WINTER BREAK. The end of the winter break is scheduled for March 31, 2023. Find out what this changes in terms of eviction.
[Mis à jour le 29 mars 2023 à 10h07] The winter break is over. Indeed, it runs from November 1, 2022 to March 31, 2023. During this time, the procedures for eviction of a tenant who no longer pays his rent, are suspended. However, the winter break does not apply in certain situations. This truce does not apply to the squatter occupying a dwelling. Nor does it concern eviction from the marital home ordered by the judge in the event of violence or divorce proceedings. At the end of the truce, and if the problem has not been resolved, be aware that the rental eviction procedure may resume and be executed by a bailiff. As a reminder, the principle of the winter break has been extended to gas and electricity cuts, which are now prohibited during this period.
The winter break covers the five months of the cold season. Like every year, it therefore starts November 1, and short until March 31 of the following year. The law for access to housing and renovated urban planning (Alur) of 2014 extended the duration of this truce which previously ended on March 15. In this way, French law protects the right to housing, and guarantees tenants that they cannot be evicted during the coldest period of the year.
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In principle, a tenant cannot be evicted from the accommodation he occupies for the duration of the winter break, regardless of the reason for which the landlord has initiated proceedings: unpaid rent, neighborhood disturbances, lack of insurance, etc. However, there are specific cases in which expulsion remains possible:
- if the expulsion is accompanied by a rehousing solution adapted to family needs tenants (if the accommodation offered in return is made up of a sufficient number of rooms with regard to the number of occupants);
- if the occupation of the dwelling represents a risk for its tenants (building that has been the subject of a danger decree);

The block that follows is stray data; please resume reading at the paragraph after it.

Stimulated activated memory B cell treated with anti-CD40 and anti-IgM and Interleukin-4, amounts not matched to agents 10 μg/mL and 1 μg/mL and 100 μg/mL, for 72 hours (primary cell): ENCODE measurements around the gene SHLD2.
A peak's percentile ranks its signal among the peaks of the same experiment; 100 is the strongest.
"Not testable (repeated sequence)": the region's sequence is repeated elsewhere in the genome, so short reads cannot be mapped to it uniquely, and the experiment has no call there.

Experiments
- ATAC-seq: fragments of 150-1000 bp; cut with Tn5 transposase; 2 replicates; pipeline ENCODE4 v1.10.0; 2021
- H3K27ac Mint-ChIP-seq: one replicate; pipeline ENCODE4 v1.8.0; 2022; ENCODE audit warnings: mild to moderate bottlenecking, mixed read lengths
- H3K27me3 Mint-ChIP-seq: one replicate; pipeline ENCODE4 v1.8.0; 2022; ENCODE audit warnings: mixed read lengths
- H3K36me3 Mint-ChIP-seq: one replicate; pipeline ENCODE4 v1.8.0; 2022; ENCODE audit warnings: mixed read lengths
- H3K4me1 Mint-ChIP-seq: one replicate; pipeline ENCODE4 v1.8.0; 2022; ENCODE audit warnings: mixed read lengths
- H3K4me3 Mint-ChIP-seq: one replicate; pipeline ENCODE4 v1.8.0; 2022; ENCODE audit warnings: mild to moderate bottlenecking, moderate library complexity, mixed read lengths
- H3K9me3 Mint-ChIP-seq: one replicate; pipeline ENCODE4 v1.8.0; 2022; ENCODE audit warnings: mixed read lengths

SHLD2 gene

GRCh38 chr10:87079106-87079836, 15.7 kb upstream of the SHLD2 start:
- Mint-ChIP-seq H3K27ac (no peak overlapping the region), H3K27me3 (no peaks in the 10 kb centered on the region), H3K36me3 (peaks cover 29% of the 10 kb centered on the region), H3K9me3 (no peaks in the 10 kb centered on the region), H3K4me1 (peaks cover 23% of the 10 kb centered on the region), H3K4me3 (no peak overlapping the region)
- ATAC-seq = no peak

- if the lessee who is the subject of proceedings is the spouse of the lessorwhen there is a violent situation, or in the context of a divorce.
Find everything you need to know about the winter break in our dedicated file:
All tenants are affected by the winter break, regardless of their personal circumstances and resources. The exception relates to “squatters”, that is to say people who entered the premises by force, without the agreement of the owner and without having signed a rental lease. The Alur law of 2014 had relaxed this measure against squatters, but the Elan law of 2018 reinstated it. Squatters may thus be subject to eviction proceedings during the winter break.
The winter break suspends from Tuesday 1er November 2022 to Friday March 31, 2023 the eviction of a tenant, in particular due to successive unpaid bills. However, some people are not protected by the winter break:
- People benefiting from rehousing corresponding to their family needs;
- Squatters occupying a home whether it is a main or secondary residence;
- Squatters occupying a garage or land. In this case, the judge who pronounces the expulsion can decide to abolish the winter break or to reduce its duration;
- The spouse whose eviction from the marital home has been ordered by the family court judge within the framework of the order of non-conciliation of a divorce procedure;
- The spouse, PACS partner or violent partner in the couple or on a child whose expulsion from the family home has been ordered by the family court judge as part of a protection order.
At the end of the truce, and if the problem has not been resolved, the rental eviction procedure may resume and be executed by a bailiff.
The winter break protects housing during the cold season. This protection extends to energy suppliers. Concretely, operators are prohibited from cutting off electricity in homes during the winter break, whatever the situation – especially in the event of unpaid bills. On the other hand, they can, under certain conditions, reduce the power supplied. “If your subscription is 6 kVA or more, you will be limited to 3 kVA”, explains the National Consumer Institute (INC) on its site. This also applies to gas suppliers. The purpose of this measure is to guarantee access to heating and electricity to all tenants.
Please note: however, energy consumption during this period remains due! Would you like to know more about electricity prices? Check out our article now: